Nature, like gender, will move on without us, if we let it. In addition to the empty space on the page where the virus lives, the recurring imagery of “dangerous violets” and “lovely coughs” of other people are inconsequential-turned-violent signs of life. While there is nothing redeeming about the pandemic, Ecologia documents a mid-pandemic search for self, in which all phenomena, including gender, are not meant to be static. Change comes with the seasons. Birth and death are just that, are neutral. Transition is theosis, godly, natural, un/holy, multitudinous.
Continuing to subvert literary expectations in the poem “Blue Velvet,” Tonnessen writes: “They say literature is dead, / but what about– sonnets giving head, couplets that 69.” And what of eroticism in a time where we are all so secluded? In “This Time Next Week,” the poet moves from intimacy with a lover to observing birds in the next stanza. Something that I greatly admire about the work of Ecologia is that it’s all one in the same. Nature, the self, gender, the world, sex, poetry. There’s no room for shame in this book, or rather, through poetry, the poet is able to chase it away, and to subvert or outright dismiss western and christian tradition. The collection ends with the poem “Kenosis.” The title references Christ renouncing his divine nature. Tonnessen writes:
A renunciation of the will, and something in me grew.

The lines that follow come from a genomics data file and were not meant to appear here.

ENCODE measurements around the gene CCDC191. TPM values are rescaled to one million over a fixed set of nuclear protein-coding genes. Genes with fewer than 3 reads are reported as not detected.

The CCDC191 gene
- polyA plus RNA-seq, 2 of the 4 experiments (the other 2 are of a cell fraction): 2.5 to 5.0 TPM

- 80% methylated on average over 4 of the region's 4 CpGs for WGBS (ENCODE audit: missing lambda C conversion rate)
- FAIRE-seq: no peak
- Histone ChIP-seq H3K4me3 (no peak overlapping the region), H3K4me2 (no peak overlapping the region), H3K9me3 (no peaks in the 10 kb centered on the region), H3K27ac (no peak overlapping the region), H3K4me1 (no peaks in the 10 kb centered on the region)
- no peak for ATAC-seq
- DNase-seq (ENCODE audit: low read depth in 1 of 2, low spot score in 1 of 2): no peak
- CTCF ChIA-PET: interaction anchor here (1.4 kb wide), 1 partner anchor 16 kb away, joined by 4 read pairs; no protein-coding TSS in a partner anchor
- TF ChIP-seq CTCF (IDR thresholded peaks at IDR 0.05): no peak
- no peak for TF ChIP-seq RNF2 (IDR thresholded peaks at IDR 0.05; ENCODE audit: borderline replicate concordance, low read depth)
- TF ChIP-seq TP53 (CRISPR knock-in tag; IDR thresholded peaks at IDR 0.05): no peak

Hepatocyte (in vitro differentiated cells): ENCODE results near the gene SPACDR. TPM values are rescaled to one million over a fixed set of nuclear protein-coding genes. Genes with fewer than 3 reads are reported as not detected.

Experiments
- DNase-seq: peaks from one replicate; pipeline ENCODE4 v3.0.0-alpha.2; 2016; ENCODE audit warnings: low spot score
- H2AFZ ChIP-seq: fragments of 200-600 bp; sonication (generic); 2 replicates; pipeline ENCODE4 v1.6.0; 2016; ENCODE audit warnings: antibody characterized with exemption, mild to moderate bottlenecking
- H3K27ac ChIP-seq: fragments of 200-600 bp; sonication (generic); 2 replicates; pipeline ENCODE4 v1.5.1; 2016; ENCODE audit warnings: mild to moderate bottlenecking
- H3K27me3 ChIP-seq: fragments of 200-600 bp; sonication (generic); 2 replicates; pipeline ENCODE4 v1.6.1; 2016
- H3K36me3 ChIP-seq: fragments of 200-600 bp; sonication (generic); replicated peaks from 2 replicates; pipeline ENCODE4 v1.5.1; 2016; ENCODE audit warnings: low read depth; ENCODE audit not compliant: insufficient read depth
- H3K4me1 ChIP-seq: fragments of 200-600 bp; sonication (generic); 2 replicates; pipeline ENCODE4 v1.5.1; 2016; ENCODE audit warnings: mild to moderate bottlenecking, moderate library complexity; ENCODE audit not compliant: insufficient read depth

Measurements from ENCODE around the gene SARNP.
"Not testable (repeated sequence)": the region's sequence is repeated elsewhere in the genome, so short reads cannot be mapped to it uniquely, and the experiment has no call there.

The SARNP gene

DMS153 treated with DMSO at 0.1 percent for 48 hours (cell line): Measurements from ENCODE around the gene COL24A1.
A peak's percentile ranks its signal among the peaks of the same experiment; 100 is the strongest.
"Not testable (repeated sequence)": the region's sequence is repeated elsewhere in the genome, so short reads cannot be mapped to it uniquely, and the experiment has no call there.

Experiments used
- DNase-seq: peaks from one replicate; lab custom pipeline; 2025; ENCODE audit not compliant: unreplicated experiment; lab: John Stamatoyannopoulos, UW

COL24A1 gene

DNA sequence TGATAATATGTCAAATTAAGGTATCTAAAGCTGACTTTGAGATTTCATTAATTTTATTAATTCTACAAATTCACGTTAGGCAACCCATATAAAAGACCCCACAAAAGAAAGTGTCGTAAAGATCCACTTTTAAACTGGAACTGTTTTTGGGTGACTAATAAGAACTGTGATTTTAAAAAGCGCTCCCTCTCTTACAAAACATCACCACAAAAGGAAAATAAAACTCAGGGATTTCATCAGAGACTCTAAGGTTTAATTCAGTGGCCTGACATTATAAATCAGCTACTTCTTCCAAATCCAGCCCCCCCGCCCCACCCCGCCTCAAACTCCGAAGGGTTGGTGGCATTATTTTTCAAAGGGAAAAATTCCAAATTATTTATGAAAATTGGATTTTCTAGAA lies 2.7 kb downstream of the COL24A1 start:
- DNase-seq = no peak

It was: vines, depth, a yearning for your fingers inside me,
anything you wanted, your hands on my neck; what would it be otherwise?
Some things exist just beyond human understanding, yet we still have the urge to write poems about them. My theory is that our humanness is what drives us to write towards discovery. Poems like “Saturnalia” are born from this instinct. “Saturnalia” spans four pages, birthdays, dates, and several cities traversed with a lover. In it, the poet grapples with writing poetry about that which resists being written, confiding to the reader and the lover, “I’m glad the inexpressible remains so.” But by the end of the piece, the poet makes peace with the inexpressible, concluding with the line “That poem would fly away before I could finish it” (emphasis in original).
The very act of writing poetry is not clear-cut in these pages. In the poem “Wintering,” Tonnessen poems about poeting:
waiting for estrogen to make me make sense,
or a poem to punch a hole through the window and let the air rush in.
Guess I’ll punch a hole in the window to let the air rush in.
“Wintering,” like many poems in Ecologia, brings to mind a song lyric that has guided my writing for the better part of a decade: “Maybe I don’t know what I’m saying but I’m saying it anyways.” Both express the urge to create, to make sense of being alive in a chaotic world through the act of creation. If the world is hostile to trans people or poets or people who feel things or people who just can’t sit by while fascism, negligence, and a virus kill millions – poems are how to make sense of it. “I’ll coerce a poem from chaos,” Tonnessen says.
Further, juxtaposing estrogen and poetry is a transpoetic move I adore. Change is not only welcome; change can be self-made or self-imposed. This recalls a line from ecopoet Oliver Baez Bendorf, whose poem “Dysphoria” reads: “As for / gender I can’t explain it / any more than a poem: there // was an instinct, I followed / it.”
And what if we could do just that? If we could follow our instincts in all their trans/poetic/humanness? Ecologia is what blooms forth.
Baez Bendorf, Oliver. “Dysphoria.” Poem-a-Day, Academy of American Poets, 8 Oct. 2020, https://poets.org/poem/dysphoria.
Eliot, T. S. “The Waste Land.” Poetry Foundation, https://www.poetryfoundation.org/poems/47311/the-waste-land.
Modern Baseball. “Cooke.” Sports, Lame-O Records, Nov. 2012, https://modernbaseballpa.bandcamp.com/track/cooke.